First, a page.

Edible Displays: Tempting Roots

Vintage wooden crates, terra cotta pots and an old burlap bag combine to form a shabby chic collection of containers for easy-to-grow root crops.

Crate Containers Best for Root Garden Vegetables

Crate Containers Best for Root Garden Vegetables

©2012, Dorling Kindersley Limited

2012, Dorling Kindersley Limited

Burgundy-stemmed beet leaves and feathery carrot foliage offer a textural contrast in the two crates, while vivid magenta dwarf Cosmos picks up the color of the beet plant. The potatoes produce a mass of dark green foliage to set off the display and a bag full of tubers come early summer.

From: DK Books - Fruits and Vegetables

Step 1: Choose Containers

Select wooden crates that are 20 inches-by-8 inches, a terra cotta pot that is 6 inches in diameter or a large burlap bag. The containers should suit an informal space with a cottage-garden style. Use multipurpose soil or soil-based compost, and ensure the plants receive full sun and are sheltered from wind.

Step 2: Go Shopping

Buy the following plants: three Cosmos bipinnatus ‘Sonata’ plants, one packet beet ‘Boltardy’ seeds, one packet carrot ‘Resistafly’ and three seed potatoes, eg, ‘Kestrel’. 

Step 3: Plant Root Crops

Pregerminate the seed potatoes in early spring. Line the crates and bag with plastic and pierce with a kitchen fork to create holes for drainage. In mid-spring fill the crates with compost up to two inches below the top, and thinly sow the carrot and beet seeds. Cover with a thin layer of compost and water well. Fill the bag one-third full with compost, plant the potatoes and cover with six inches of compost. Water well. When the beet and carrot seedlings appear, thin to the distances given on the seed packs, or a little closer. Also add compost to “earth up” the potatoes as they grow. Plant the Cosmos in their pot once the risk of frost is over. Water regularly, and apply a balanced liquid fertilizer every two weeks.

Next Up

How to Plant Bare-Root Vegetables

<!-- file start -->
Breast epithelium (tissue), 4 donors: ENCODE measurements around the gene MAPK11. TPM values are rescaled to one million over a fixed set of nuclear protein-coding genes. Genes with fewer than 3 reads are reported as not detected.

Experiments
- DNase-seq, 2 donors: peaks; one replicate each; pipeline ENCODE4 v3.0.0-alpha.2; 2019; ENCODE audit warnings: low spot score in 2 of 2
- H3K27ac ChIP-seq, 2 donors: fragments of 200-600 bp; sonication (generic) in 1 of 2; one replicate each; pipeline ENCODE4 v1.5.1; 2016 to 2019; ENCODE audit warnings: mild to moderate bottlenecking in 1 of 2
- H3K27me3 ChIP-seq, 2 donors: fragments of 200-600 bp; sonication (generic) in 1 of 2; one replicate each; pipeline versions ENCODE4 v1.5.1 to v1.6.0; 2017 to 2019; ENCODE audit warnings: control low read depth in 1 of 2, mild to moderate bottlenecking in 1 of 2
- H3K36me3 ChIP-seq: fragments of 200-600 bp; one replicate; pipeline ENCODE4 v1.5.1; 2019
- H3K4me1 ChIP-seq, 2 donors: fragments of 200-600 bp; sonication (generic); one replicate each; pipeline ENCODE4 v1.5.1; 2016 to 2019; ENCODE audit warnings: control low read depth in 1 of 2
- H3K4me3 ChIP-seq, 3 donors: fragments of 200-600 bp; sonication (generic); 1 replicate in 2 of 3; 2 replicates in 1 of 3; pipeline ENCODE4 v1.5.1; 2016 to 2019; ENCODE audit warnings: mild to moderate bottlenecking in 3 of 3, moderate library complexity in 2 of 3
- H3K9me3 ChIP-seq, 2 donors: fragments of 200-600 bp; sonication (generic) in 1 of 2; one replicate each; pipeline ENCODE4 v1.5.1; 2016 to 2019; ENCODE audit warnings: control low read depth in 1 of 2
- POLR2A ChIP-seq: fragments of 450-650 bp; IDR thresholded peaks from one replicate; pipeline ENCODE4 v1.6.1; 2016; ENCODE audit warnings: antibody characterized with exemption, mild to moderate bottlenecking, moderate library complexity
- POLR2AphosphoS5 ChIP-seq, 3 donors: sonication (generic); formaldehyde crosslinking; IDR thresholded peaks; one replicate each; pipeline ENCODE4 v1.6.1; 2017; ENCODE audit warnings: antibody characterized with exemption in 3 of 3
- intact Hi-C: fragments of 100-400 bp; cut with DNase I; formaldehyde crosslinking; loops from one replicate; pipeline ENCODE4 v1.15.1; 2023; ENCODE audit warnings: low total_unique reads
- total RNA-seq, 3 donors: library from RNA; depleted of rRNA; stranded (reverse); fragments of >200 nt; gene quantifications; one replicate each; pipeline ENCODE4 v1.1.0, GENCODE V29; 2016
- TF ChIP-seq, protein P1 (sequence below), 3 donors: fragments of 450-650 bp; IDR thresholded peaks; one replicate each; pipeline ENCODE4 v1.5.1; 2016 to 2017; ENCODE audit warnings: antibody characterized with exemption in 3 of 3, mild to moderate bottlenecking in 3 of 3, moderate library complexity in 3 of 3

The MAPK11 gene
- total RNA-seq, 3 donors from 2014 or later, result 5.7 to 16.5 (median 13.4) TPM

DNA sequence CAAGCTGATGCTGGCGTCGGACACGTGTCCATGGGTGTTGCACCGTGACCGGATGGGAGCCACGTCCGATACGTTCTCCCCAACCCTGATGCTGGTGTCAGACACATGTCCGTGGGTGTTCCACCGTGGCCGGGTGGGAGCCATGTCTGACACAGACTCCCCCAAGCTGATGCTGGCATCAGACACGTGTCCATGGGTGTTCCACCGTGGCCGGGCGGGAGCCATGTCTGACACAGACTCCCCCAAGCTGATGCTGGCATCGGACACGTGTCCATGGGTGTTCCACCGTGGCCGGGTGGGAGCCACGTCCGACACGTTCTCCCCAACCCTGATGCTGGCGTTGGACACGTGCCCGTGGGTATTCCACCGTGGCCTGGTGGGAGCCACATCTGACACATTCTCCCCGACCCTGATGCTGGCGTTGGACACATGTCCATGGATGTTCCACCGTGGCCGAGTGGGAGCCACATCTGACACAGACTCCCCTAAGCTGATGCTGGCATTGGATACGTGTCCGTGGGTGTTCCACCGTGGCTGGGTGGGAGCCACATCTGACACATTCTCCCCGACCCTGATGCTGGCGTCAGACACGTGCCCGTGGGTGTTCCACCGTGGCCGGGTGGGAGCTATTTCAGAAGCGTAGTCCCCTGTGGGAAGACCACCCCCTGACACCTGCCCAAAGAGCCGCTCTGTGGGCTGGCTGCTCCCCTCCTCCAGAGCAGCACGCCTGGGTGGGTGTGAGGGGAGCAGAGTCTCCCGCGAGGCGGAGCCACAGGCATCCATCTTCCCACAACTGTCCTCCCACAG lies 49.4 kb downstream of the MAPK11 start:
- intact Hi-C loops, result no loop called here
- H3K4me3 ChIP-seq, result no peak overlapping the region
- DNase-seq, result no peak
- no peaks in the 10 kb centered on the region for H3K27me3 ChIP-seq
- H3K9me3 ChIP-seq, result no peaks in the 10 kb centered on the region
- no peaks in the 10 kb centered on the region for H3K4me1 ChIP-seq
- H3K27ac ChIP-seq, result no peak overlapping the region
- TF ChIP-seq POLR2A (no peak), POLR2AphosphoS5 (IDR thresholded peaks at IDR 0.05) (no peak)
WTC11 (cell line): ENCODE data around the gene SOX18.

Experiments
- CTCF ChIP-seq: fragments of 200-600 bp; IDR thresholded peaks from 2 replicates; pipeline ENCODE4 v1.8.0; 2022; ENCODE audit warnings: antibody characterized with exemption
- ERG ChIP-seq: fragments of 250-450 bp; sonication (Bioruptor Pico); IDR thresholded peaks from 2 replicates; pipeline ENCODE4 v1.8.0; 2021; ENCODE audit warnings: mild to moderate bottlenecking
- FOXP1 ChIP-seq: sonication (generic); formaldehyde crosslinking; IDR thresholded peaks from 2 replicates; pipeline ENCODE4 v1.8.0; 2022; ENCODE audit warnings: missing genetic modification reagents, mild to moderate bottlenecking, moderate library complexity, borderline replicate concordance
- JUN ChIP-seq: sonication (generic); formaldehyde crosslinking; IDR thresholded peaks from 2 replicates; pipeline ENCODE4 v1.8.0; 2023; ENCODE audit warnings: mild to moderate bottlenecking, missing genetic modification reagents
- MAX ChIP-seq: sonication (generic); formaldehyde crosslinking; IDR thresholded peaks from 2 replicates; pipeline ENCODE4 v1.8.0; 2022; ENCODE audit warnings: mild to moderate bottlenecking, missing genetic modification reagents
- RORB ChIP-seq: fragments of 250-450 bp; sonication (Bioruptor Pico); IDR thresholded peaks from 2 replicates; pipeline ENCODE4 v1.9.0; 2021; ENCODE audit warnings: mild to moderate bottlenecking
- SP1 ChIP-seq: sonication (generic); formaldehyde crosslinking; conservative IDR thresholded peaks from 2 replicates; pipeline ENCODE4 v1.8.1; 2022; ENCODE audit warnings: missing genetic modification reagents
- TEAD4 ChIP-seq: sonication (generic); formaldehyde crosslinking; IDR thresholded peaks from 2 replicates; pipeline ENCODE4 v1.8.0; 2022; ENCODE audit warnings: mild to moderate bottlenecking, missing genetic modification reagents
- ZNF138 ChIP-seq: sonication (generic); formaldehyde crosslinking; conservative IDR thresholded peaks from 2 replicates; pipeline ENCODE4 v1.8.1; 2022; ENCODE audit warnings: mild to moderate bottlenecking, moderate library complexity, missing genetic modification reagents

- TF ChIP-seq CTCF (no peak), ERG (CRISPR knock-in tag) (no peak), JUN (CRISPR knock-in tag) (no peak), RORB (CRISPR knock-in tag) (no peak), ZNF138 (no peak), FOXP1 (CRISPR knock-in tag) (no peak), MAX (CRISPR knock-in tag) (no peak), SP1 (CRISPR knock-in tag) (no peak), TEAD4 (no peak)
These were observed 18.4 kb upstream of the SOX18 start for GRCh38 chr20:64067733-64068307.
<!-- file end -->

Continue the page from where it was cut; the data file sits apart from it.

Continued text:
Discover the best way to plant asparagus, rhubarb and strawberries in your garden.

Edible Displays: Pepper Pots

Spice up a sunny patio or balcony with a colorful collection of chili peppers and sweet peppers.

A Guide to Growing Root and Stem Vegetables

Parsnips, turnips and rutabagas are just a few root and stem crops that add variety to a vegetable garden harvest.

How to Sow and Plant Fruiting Vegetables

Large leaves, golden flowers and heavy yields make squashes, zucchini and cucumbers ideal plants for productive pots.

Root Vegetables for Raised Beds

Root vegetables such as carrots and beets often have misshapen roots when grown in rocky soil. Since root crops prefer well-drained soil, they're ideal for growing in raised beds, where their roots can develop freely.

How to Grow Root Vegetables in Pots

Choose deep pots to allow space for roots to develop.

Edible Displays: Mixed Salads

Quick and easy, these colorful salad leaves, herbs and edible flowers will be ready to pick just six weeks after sowing.

How to Grow Root and Stem Vegetables

Try this three-step process for making root and stem vegetables a healthy part of your vegetable garden.

Edible Displays: Summer Barbecue Collection

A sunny patio suits these impressive containers which will produce a succession of delicious summer vegetables ideal for the grill.

Create a Year-Round Shrub Display

Containers aren't just for summer flowers; displays for fall and winter often last longer and help brighten up the cold, dark months when viewed from the warmth of your kitchen or living room.